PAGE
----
Firefighter with two jobs finds off-duty moment to help driver in crash

  • Tommy Meyers, 27, of Aurora, was driving between his two jobs as a firefighter/paramedic in Rosemont and Montgomery when he helped rescue Orlando Hernandez, 32, after Hernandez's truck flipped Monday morning on I-88.

    Tommy Meyers, 27, of Aurora, was driving between his two jobs as a firefighter/paramedic in Rosemont and Montgomery when he helped rescue Orlando Hernandez, 32, after Hernandez's truck flipped Monday morning on I-88. Courtesy of Rosemont Bureau of Fire Suppression

 
 
Updated 7/27/2019 5:25 PM

Tommy Meyers works for two suburban fire departments, but in at least one case this week, he did his best work while not on the job for either of them.

Meyers was driving between the two -- in Rosemont and Montgomery -- Monday morning when circumstances called him into action.

                                                                                                                                                                                                                       
 

It was the 27-year-old Aurora resident's first time facing an emergency while off the job. And in the moments after a construction worker's pickup truck blew a tire and flipped on I-88 near Oak Brook, Meyers joined roughly 10 other bystanders who helped free the man before paramedics arrived.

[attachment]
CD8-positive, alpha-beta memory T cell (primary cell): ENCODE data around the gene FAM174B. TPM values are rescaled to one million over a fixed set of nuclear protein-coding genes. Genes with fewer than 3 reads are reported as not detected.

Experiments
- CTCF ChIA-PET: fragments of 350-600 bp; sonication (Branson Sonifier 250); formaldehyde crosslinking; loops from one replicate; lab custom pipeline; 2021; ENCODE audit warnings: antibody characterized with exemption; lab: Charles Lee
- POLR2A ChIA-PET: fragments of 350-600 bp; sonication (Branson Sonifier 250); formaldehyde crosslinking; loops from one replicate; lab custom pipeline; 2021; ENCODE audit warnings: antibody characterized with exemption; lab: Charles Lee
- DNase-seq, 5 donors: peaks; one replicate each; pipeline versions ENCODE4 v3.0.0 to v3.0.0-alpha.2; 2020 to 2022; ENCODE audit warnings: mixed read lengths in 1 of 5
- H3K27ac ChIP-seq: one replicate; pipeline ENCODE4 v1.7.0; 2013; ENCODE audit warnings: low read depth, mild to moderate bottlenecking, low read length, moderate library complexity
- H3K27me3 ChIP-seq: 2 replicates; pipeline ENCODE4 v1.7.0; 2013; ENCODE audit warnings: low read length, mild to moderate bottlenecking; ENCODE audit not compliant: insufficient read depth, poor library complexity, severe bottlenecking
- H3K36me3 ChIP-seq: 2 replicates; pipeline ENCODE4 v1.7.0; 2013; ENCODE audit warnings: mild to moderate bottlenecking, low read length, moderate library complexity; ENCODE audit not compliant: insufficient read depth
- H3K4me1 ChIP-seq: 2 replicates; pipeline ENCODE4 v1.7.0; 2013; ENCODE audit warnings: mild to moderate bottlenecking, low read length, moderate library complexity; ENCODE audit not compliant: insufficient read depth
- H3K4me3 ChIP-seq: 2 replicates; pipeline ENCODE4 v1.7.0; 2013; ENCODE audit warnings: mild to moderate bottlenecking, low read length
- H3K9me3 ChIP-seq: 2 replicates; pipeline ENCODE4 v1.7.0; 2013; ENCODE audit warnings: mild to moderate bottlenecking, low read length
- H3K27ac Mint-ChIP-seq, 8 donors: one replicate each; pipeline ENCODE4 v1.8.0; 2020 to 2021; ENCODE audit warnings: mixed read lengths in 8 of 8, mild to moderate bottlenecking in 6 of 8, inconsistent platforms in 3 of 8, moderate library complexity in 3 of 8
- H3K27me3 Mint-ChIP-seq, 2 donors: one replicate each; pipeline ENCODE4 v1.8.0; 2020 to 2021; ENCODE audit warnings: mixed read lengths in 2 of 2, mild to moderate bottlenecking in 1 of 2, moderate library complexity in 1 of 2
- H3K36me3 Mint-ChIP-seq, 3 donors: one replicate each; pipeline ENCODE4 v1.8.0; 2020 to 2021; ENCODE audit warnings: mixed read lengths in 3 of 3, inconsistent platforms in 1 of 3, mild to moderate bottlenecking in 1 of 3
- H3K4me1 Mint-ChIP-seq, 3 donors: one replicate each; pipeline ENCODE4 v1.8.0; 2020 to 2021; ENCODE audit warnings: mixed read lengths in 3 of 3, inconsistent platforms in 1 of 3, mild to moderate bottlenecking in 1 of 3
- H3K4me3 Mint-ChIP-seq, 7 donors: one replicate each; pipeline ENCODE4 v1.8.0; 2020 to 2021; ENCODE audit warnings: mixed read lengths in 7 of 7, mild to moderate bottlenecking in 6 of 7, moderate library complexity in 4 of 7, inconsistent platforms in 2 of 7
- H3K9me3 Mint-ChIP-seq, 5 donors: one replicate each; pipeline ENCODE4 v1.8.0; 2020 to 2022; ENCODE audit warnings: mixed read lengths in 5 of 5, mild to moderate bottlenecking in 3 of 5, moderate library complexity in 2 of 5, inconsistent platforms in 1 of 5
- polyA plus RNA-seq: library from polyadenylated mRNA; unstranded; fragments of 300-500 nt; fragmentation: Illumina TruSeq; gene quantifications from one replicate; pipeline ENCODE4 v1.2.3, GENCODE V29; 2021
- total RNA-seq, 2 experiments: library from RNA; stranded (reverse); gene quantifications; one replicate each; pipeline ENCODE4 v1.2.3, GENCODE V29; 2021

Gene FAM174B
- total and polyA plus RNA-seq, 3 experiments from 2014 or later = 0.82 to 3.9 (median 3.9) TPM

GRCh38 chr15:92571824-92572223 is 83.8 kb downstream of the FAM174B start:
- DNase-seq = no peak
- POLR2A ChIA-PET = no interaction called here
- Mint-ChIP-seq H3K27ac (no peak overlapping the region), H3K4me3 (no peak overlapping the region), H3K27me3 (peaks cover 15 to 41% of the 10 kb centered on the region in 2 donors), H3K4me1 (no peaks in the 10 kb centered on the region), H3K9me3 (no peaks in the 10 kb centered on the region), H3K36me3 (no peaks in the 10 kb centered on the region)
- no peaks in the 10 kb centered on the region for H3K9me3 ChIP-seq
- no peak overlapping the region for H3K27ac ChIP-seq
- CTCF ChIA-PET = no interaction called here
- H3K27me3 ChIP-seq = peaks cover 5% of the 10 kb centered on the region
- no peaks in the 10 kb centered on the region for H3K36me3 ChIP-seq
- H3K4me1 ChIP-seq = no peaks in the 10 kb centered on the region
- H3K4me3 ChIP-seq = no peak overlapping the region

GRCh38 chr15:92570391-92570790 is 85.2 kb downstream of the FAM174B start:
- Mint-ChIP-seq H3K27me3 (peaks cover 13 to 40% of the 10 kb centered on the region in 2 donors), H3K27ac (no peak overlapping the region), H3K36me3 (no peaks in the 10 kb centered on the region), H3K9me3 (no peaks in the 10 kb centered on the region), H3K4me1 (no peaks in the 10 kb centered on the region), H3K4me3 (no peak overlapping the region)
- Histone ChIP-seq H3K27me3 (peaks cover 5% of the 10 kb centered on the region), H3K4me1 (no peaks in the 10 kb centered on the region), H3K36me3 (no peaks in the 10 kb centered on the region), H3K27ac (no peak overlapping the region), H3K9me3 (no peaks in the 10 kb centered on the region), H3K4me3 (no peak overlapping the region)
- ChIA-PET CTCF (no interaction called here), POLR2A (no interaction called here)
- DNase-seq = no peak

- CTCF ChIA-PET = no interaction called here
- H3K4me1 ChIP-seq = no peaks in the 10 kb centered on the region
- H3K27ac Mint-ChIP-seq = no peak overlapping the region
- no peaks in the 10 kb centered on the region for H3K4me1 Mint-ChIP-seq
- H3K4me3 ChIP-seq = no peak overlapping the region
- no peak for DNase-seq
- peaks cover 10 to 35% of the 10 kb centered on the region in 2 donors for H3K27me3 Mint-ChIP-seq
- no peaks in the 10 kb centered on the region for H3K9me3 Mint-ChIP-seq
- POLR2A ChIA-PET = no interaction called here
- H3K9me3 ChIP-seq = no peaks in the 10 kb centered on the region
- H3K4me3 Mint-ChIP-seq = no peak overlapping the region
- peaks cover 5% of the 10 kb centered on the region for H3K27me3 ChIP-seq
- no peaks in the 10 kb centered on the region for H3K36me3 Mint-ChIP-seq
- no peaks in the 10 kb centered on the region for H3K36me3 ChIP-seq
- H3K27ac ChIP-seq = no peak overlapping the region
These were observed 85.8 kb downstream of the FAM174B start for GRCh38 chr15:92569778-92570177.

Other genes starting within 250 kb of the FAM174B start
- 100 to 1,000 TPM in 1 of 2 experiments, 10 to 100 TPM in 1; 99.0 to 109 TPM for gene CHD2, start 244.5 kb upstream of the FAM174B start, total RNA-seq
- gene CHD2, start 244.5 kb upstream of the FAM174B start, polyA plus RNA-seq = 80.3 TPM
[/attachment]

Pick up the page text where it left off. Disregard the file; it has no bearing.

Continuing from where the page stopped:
The crash occurred about 6:47 a.m., and ABC 7 Chicago's Chopper 7HD caught it live.

By the time Meyers pulled up, the impromptu team of first responders already had flipped the truck off its roof back on its wheels.

"When we talk about this job, any one of us would have done that, especially with our training," said Meyers, a firefighter/paramedic who works full-time in Rosemont and part-time with the Montgomery and Countryside Fire Protection District. "It was amazing to see how many other people who aren't in this career field stopped to help."

Pulling on the firefighter "bunker pants" he keeps in his truck, Meyers checked on the driver, 32-year-old Orlando Hernandez, and held him up while other bystanders cut his seat belt.

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Hernandez told ABC 7 he thinks he could have died if not for the good Samaritans who stopped to make sure he wasn't stuck.

"It was definitely a horrific crash," Meyers said. "You're expecting the worst and hoping for the best."

The best came true for Hernandez, who was scratched and bruised but otherwise physically OK. Meyers even got to meet and talk with Hernandez later on, which he said was a full-circle moment not typically possible when firefighters bring crash victims to hospitals for care.

Meyers' full-time bosses in the Rosemont Bureau of Fire Suppression got excited about his assist and publicized it through a news release, with Superintendent Donald Stephens III saying the help he provided shows Meyers' character and dedication.

"I'm not surprised that he acted while off duty -- that's just who he is," Stephens said in the release. "We take an oath to protect and serve and that oath does not expire when we punch out each day. Tommy proved that on Monday and we are all proud to have him on our team."

And when Meyers didn't make it on time to the shift he had picked up Monday in Montgomery, the higher-ups there were understanding.

"I was a little late," he said. "But my boss was OK with it."

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